Chemistry and Physics Faculty Proceedings, Presentations, Speeches, Lectures


Multi-Decadal Assessment of Heavy Metals in Body Tissue and Vibrissae of Select North Pacific Marine Mammals

Event Name/Location

255th ACS National Meeting and Exposition, New Orleans, Louisiana, March 18-22, 2018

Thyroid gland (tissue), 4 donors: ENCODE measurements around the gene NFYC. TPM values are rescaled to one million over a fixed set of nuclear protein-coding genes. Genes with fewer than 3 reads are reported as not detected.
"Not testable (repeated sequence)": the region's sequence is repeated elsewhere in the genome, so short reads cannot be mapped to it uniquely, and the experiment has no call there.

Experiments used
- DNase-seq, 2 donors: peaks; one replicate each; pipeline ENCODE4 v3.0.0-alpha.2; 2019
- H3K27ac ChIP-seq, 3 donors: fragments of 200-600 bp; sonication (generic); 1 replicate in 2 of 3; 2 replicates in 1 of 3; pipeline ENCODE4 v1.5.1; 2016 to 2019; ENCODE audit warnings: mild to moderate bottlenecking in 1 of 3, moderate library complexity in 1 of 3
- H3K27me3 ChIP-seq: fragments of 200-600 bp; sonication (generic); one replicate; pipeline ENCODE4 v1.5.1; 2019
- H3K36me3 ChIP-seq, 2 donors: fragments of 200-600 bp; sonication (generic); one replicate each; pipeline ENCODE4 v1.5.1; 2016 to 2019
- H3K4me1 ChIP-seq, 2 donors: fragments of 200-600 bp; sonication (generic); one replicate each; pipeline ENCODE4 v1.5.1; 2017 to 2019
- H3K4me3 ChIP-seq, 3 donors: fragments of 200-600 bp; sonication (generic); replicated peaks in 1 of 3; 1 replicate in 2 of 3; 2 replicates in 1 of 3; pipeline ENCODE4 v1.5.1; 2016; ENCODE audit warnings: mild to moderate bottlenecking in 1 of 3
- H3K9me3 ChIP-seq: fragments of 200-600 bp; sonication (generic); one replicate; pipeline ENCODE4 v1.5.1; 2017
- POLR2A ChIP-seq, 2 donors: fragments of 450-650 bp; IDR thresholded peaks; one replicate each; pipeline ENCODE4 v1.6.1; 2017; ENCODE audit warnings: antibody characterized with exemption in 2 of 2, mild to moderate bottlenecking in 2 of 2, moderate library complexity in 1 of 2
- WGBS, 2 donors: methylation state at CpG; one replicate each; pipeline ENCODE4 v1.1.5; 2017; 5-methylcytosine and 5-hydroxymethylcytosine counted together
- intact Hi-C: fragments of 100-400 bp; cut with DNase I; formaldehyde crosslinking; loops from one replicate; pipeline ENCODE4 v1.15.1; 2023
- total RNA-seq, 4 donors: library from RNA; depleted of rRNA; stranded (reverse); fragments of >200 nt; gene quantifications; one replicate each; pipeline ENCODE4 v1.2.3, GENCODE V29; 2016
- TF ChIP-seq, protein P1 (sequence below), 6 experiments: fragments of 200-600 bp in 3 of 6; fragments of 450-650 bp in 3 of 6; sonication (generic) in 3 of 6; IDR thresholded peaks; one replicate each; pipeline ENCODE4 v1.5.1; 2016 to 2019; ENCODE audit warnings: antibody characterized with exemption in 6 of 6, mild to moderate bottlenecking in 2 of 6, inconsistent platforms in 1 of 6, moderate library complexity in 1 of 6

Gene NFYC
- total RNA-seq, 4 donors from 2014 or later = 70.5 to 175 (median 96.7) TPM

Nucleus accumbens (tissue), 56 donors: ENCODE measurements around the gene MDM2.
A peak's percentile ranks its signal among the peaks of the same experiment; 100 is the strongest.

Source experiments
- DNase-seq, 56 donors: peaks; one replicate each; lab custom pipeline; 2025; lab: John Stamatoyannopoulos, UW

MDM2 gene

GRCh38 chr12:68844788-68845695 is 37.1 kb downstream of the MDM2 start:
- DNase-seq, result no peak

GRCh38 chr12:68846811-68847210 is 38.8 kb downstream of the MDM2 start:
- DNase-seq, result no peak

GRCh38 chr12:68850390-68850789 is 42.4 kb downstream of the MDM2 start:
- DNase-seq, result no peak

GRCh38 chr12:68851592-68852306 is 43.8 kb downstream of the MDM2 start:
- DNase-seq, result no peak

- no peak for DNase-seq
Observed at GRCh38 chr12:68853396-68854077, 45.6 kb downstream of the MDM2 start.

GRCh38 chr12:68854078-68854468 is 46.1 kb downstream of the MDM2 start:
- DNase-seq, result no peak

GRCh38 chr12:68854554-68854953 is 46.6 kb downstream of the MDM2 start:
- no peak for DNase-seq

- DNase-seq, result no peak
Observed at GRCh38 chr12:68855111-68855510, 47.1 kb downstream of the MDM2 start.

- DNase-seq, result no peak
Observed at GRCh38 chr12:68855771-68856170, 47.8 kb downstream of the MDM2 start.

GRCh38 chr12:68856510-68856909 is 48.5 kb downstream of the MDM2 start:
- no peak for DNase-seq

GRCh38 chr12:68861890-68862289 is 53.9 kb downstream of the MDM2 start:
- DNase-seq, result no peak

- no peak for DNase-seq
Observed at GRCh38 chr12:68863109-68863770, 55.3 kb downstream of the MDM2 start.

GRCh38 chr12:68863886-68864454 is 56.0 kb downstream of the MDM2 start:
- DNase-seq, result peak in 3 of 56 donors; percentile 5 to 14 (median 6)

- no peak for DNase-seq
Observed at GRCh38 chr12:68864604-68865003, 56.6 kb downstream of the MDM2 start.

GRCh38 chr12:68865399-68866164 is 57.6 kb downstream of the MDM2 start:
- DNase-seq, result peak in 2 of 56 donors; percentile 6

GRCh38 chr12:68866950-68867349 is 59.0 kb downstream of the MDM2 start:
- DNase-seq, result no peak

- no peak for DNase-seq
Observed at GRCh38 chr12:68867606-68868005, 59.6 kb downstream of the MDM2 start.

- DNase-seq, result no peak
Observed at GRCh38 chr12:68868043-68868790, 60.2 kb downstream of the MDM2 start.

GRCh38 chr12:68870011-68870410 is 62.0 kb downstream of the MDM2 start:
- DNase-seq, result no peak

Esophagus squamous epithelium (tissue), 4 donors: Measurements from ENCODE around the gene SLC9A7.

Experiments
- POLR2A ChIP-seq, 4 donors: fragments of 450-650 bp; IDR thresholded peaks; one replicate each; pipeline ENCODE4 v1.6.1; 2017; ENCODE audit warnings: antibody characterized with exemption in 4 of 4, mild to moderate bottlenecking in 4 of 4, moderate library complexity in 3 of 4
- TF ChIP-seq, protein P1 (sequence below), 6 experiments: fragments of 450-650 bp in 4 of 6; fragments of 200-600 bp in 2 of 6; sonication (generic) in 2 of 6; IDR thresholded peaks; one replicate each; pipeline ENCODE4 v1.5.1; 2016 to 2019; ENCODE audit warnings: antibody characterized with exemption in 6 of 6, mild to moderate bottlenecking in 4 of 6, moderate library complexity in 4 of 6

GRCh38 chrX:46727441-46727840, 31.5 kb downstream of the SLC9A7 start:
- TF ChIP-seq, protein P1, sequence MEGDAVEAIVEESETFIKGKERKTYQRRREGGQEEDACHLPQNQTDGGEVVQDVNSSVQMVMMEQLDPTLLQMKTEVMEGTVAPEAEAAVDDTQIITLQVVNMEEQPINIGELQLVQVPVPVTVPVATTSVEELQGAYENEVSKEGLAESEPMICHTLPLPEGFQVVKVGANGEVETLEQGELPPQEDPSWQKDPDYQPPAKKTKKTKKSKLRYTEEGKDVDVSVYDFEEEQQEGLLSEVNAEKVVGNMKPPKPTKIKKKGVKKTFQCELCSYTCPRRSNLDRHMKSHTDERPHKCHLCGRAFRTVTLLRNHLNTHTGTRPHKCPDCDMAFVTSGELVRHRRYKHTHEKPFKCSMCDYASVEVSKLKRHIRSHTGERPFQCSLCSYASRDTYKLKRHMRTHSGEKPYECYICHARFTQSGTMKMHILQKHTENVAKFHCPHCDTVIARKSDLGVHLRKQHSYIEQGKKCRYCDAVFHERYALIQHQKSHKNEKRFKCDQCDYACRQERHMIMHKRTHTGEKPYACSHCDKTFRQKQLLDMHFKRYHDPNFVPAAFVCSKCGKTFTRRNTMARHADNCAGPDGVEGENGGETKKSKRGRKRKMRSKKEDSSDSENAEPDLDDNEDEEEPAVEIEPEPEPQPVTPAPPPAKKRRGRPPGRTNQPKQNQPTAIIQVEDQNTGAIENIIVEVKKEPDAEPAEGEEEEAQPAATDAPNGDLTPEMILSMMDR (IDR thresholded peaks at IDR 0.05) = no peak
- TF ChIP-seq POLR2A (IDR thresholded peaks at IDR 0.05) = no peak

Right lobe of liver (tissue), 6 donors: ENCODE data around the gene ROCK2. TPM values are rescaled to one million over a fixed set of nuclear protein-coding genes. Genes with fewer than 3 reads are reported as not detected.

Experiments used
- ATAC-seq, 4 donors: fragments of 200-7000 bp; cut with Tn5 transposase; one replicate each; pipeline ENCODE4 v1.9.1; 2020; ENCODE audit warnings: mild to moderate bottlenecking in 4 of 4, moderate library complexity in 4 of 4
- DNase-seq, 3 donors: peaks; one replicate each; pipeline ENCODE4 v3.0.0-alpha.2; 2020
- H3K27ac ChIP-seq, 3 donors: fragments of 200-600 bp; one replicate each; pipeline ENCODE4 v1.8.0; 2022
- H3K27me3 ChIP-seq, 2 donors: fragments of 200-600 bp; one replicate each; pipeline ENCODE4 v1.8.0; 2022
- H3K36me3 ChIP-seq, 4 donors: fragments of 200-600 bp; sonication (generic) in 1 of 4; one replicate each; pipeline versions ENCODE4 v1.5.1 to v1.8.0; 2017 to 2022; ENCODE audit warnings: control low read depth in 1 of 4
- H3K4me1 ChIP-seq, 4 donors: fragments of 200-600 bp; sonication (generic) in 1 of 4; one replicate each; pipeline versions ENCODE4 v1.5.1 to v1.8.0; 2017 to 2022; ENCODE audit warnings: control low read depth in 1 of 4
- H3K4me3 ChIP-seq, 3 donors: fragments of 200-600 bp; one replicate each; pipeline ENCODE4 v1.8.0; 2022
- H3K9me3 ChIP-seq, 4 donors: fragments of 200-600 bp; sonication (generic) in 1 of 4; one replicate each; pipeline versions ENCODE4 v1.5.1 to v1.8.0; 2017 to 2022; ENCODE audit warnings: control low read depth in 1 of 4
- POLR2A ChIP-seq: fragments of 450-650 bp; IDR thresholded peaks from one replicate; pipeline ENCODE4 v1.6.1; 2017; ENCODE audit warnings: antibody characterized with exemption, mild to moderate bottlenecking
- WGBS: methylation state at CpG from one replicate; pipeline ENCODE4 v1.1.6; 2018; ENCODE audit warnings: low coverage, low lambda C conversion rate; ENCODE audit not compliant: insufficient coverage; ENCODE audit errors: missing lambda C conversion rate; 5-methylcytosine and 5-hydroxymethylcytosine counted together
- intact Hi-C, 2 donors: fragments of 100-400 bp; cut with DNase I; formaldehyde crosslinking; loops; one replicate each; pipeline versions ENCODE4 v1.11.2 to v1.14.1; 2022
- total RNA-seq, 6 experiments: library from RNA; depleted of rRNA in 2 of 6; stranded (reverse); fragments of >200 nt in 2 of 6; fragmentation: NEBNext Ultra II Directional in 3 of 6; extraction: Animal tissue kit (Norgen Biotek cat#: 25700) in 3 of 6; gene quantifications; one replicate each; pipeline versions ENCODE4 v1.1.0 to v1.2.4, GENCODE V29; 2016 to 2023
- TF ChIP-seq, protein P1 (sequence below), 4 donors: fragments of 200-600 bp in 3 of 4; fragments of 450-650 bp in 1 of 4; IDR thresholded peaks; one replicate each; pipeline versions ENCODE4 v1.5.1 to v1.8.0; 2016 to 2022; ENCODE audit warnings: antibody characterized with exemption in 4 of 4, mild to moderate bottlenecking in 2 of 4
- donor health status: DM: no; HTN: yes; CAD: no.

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For the past several decades, it has been observed that various marine mammal populations, including those of harbor seals (Phoca vitulina), northern fur seals (Callorhinus ursinus), stellar sea lions (Eumetopias jubatus) and northern sea otters (Enhydra lutris), have undergone significant changes. The effects of environmental contamination on marine mammal health are of concern related to population dynamics, yet limited information is available on heavy metal concentrations for these species. Archived vibrissae (whiskers) and body tissues from these four species were collected from the Bering Sea and throughout the Gulf of Alaska between 1990 to 2013. The concentrations of heavy metals (As, Cd, Cr, Co, Cu, Hg, Mn, Ni, Pb, Se, V, Zn) within the various body tissues and vibrissae of these four species were determined via atomic absorption spectrophotometry. A relationship between the accumulations of metals in keratinized (tissues composed of keratin such as hair, fur and whiskers) versus non-keratinized body tissues showed that both tissue types appeared to have the greatest concentrations of chromium and zinc. There were also significant concentration differences among species for Cd (p=0.0000445), Cu (p=0.0367), Pb (p=0.0844), V (p=0.00653) and Zn(p=0.00543) which may be a representation of how their diets differ. In addition, the concentrations of essential metals (Cu, Zn, Fe, Ni) were significantly greater (p=0.0281) than concentrations of non-essential metals (As, Cd, Pb, Hg). Since most current literature reports heavy metal concentrations for non-keratinized body tissues which typically requires deceased animals or invasive techniques on living animals, use of keratinized tissues may provide a less intrusive method to determine the effects of heavy metal contaminants on marine mammals. The information obtained during this study can also be used to determine the potential role of heavy metals in marine mammal population dynamics.